Will a Jamaican Ski in Sochi Olympics?

Chances are slim, but Michael Williams has his eyes on the 2014 games
Staff Writer

In the 1988 Winter Olympics in Calgary, a bobsled team from Jamaica took the world by surprise: It was the first time anyone from the warm, Caribbean island—or anywhere like it—had competed in the sport. Despite a heartbreaking crash in the event, the team earned respect from the international bobsled community and went on to compete in the 1992 and 1994 Olympics, as well.

The team’s story was loosely captured in Disney’s Cool Runnings—a film that inspired young people around the world. Among the film’s many fans was Jamiacan Michael Williams. Now, 22 years later, Williams is pursuing his dream to ski at the 2014 Winter Olympics in Sochi.

Although Williams, now 44, had a successful career playing and coaching professional American football in Europe, he couldn’t shake his desire to compete on the slopes.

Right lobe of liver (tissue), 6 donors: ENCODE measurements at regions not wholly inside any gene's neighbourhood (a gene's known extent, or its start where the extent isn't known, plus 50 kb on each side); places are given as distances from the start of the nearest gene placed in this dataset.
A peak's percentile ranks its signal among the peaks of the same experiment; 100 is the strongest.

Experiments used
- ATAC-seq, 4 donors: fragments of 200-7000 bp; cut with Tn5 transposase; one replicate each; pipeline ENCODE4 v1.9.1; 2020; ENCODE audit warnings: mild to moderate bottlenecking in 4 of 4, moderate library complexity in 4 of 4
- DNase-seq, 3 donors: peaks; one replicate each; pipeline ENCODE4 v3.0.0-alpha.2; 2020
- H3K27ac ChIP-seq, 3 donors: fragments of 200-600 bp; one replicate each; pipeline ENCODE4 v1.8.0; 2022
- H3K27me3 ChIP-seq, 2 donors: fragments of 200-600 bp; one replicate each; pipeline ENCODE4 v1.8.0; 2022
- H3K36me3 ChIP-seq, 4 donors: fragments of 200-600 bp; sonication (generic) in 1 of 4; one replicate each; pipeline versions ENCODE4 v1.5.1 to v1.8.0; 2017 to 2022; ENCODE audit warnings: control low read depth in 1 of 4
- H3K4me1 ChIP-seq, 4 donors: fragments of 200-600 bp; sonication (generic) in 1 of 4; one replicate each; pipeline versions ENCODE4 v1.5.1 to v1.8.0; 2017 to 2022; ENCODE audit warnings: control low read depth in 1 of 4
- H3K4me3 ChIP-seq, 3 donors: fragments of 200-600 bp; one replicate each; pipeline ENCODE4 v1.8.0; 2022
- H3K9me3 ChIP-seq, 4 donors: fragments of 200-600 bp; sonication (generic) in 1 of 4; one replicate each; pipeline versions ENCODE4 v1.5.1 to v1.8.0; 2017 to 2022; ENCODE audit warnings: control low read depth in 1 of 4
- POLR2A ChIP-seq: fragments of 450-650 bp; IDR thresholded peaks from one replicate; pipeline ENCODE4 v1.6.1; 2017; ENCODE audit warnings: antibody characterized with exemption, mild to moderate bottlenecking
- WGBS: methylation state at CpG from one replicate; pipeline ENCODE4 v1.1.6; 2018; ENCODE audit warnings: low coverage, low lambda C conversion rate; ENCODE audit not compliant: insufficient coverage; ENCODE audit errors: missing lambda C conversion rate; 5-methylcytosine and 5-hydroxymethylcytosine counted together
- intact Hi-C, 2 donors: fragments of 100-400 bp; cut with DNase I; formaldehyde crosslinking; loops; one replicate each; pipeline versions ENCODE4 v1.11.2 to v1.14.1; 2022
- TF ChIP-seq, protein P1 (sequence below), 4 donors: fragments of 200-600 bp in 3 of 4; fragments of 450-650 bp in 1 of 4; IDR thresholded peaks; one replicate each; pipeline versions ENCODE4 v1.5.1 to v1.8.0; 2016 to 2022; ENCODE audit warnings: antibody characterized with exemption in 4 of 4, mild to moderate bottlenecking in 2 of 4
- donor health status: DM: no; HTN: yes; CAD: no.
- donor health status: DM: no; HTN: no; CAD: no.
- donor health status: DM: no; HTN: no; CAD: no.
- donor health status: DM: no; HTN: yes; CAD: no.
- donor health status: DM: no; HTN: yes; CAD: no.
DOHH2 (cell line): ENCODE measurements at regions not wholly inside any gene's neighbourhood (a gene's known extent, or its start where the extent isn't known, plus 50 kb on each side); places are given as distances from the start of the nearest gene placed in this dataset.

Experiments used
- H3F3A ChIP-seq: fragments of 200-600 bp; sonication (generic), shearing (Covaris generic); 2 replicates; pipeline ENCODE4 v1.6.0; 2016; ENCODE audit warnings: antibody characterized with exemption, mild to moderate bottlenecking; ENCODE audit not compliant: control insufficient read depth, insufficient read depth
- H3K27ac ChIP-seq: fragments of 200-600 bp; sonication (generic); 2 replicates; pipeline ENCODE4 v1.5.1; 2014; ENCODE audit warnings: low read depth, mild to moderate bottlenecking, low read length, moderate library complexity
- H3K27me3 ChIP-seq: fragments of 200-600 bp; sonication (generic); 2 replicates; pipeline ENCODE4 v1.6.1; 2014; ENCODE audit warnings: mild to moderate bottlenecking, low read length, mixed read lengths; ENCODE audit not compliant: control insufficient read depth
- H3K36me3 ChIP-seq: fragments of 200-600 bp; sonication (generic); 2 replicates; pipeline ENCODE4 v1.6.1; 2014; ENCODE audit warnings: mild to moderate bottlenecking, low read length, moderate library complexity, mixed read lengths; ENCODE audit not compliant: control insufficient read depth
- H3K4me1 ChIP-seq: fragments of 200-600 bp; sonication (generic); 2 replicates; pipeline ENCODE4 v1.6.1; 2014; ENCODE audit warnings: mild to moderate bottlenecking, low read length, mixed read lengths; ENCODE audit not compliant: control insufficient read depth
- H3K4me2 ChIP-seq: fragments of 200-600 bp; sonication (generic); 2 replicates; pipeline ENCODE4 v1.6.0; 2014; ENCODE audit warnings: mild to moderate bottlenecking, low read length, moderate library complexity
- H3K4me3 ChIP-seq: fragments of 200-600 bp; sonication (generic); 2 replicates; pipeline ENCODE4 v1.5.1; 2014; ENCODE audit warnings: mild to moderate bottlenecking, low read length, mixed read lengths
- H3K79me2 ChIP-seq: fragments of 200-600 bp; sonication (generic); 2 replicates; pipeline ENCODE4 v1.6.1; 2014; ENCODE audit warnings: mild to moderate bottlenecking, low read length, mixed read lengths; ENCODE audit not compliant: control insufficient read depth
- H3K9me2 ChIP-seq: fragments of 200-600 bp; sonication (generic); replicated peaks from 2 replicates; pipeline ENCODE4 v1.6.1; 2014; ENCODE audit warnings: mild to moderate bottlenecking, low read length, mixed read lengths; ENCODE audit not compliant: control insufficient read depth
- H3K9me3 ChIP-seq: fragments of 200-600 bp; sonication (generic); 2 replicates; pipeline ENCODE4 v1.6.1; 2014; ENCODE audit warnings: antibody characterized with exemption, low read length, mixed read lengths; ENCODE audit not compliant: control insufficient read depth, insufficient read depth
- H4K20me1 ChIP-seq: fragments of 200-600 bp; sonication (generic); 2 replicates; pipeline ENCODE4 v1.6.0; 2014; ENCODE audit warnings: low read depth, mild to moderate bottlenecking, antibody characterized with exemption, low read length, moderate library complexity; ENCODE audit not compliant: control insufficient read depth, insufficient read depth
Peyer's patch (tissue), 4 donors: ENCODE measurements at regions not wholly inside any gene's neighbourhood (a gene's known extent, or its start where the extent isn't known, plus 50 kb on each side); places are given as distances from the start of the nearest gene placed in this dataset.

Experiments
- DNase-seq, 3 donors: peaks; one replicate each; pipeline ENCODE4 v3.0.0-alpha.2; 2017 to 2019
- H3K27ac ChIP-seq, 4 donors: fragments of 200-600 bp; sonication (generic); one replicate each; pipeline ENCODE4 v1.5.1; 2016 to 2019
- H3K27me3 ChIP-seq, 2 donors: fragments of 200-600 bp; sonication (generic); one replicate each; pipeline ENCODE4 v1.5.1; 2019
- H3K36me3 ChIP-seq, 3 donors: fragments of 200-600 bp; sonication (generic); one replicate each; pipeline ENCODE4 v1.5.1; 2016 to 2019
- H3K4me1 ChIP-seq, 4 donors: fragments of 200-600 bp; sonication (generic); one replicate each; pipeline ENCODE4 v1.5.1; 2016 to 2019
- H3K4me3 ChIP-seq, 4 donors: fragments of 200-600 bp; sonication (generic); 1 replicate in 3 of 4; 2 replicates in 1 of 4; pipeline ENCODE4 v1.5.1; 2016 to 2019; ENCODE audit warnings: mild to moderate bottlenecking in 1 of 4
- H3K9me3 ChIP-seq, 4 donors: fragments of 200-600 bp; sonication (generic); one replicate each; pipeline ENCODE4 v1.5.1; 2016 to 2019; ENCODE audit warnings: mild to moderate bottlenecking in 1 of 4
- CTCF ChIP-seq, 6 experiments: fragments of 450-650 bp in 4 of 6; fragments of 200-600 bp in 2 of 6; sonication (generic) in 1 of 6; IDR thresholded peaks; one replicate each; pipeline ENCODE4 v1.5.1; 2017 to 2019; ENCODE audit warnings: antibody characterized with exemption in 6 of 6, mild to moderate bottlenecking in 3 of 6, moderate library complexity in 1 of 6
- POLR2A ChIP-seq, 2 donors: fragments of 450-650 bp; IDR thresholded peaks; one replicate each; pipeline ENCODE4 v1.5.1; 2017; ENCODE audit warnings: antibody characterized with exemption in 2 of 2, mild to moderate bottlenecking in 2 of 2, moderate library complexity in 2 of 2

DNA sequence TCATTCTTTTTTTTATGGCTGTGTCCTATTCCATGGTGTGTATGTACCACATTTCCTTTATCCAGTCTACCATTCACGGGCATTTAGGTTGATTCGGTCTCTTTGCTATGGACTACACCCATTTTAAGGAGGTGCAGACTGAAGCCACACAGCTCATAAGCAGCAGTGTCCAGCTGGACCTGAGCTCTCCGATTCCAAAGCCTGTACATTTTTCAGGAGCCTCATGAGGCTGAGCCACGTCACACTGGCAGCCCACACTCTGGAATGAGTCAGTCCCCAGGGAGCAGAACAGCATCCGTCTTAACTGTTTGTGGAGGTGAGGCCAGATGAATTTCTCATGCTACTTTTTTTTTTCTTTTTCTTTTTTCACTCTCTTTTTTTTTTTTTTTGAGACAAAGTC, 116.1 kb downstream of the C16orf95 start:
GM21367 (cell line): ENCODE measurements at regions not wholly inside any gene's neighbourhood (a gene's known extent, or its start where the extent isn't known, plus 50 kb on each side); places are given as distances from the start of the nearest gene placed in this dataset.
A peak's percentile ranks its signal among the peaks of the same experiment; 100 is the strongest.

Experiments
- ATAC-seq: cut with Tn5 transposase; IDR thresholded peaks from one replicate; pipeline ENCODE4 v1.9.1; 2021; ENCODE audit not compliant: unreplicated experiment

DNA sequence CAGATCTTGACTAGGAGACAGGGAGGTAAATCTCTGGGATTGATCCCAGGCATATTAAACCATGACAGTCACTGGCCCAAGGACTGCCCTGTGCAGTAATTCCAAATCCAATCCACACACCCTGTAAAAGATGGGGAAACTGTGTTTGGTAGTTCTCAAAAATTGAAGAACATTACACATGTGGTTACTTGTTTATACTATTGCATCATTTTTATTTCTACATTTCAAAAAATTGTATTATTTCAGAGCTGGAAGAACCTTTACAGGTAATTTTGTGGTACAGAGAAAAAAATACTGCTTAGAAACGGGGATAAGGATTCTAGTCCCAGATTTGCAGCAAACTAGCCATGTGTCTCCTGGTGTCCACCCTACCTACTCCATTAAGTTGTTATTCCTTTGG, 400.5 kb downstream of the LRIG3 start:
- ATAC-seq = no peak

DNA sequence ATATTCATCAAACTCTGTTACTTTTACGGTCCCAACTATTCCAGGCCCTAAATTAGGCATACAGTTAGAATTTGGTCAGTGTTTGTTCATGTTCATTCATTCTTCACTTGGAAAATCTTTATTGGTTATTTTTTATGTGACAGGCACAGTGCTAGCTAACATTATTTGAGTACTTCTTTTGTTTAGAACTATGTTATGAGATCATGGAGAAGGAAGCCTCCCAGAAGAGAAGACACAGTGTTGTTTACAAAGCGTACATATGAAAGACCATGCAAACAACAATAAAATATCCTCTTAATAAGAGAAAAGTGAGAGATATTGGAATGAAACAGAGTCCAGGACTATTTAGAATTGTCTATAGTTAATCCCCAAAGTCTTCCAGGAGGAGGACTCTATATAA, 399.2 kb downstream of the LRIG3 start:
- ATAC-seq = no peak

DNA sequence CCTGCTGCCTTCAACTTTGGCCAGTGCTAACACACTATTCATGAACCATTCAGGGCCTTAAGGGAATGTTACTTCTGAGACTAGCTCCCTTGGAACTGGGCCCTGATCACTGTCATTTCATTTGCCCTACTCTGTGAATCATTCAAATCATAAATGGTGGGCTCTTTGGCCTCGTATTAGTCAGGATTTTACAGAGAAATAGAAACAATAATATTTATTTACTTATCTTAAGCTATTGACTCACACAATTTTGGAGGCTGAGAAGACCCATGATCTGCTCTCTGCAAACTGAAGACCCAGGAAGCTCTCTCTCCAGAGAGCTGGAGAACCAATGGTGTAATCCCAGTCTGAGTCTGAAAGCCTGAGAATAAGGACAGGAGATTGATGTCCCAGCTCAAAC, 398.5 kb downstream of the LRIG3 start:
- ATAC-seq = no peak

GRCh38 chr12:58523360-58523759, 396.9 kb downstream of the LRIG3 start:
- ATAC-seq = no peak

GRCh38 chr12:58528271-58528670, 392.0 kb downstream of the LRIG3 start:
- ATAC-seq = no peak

The final push for him was watching Kwame Nkrumah-Acheampong of Ghana and Errol Kerr of Jamaica compete in ski events at the 2010 Olympic Games in Vancouver. It was then that Michaels picked up the phone and called the Jamaican Ski Federation. Then, he drove to the indoor ski slope near his home in Frankfurt, Germany. His first task: Learn how to ski.

Although Williams had no experience, one of the local coaches liked Williams’ attitude and agreed to work with him.

Despite his enthusiasm, Williams faces a monumental—and perhaps impossible—task. He’ll need to lower his 763-point average down to 140 by January 2014 to have a chance of qualifying for the Olympic Games. His best finish this season was 43rd out of 45 finishers at a competition in Austria in February. In the world championships event a day later, Williams did not even qualify for the final race.

Williams currently trains for eight hours a day—skiing for four and working on technique and conditioning during the rest. In an interview with CNN, Williams described how it would feel to represent Jamaica in Sochi.

"It would be incredible," he said. "I think the moment you walk into the stadium with all the other athletes and you're holding up your flag ... to me, it's incredible.”

Via CNN.


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